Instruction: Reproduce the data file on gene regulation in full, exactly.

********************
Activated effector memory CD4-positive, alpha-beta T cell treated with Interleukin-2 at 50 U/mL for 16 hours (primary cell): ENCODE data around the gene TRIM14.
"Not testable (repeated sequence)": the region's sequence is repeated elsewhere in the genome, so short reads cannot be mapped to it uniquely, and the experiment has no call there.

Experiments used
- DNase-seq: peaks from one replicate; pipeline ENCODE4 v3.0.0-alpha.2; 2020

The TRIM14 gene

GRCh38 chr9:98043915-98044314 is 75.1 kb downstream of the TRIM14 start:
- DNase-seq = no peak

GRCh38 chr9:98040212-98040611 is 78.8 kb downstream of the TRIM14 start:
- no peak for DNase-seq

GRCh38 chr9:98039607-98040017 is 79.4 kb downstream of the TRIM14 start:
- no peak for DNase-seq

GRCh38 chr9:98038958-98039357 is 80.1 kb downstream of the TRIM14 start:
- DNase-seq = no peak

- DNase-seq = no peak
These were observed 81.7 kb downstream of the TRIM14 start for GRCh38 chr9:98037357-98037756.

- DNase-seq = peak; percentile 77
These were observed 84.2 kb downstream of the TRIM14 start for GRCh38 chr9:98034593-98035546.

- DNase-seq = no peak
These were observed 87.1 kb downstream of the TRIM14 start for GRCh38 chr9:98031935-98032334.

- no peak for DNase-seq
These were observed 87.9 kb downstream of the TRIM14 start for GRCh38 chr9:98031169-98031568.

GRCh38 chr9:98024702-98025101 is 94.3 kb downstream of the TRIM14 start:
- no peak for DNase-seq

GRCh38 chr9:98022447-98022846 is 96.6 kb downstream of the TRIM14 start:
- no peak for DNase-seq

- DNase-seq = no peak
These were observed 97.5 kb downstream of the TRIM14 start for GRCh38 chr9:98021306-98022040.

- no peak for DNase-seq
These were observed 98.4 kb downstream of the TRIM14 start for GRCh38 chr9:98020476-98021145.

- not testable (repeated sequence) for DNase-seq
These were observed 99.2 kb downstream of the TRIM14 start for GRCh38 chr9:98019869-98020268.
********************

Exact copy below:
Activated effector memory CD4-positive, alpha-beta T cell treated with Interleukin-2 at 50 U/mL for 16 hours (primary cell): ENCODE data around the gene TRIM14.
"Not testable (repeated sequence)": the region's sequence is repeated elsewhere in the genome, so short reads cannot be mapped to it uniquely, and the experiment has no call there.

Experiments used
- DNase-seq: peaks from one replicate; pipeline ENCODE4 v3.0.0-alpha.2; 2020

The TRIM14 gene

GRCh38 chr9:98043915-98044314 is 75.1 kb downstream of the TRIM14 start:
- DNase-seq = no peak

GRCh38 chr9:98040212-98040611 is 78.8 kb downstream of the TRIM14 start:
- no peak for DNase-seq

GRCh38 chr9:98039607-98040017 is 79.4 kb downstream of the TRIM14 start:
- no peak for DNase-seq

GRCh38 chr9:98038958-98039357 is 80.1 kb downstream of the TRIM14 start:
- DNase-seq = no peak

- DNase-seq = no peak
These were observed 81.7 kb downstream of the TRIM14 start for GRCh38 chr9:98037357-98037756.

- DNase-seq = peak; percentile 77
These were observed 84.2 kb downstream of the TRIM14 start for GRCh38 chr9:98034593-98035546.

- DNase-seq = no peak
These were observed 87.1 kb downstream of the TRIM14 start for GRCh38 chr9:98031935-98032334.

- no peak for DNase-seq
These were observed 87.9 kb downstream of the TRIM14 start for GRCh38 chr9:98031169-98031568.

GRCh38 chr9:98024702-98025101 is 94.3 kb downstream of the TRIM14 start:
- no peak for DNase-seq

GRCh38 chr9:98022447-98022846 is 96.6 kb downstream of the TRIM14 start:
- no peak for DNase-seq

- DNase-seq = no peak
These were observed 97.5 kb downstream of the TRIM14 start for GRCh38 chr9:98021306-98022040.

- no peak for DNase-seq
These were observed 98.4 kb downstream of the TRIM14 start for GRCh38 chr9:98020476-98021145.

- not testable (repeated sequence) for DNase-seq
These were observed 99.2 kb downstream of the TRIM14 start for GRCh38 chr9:98019869-98020268.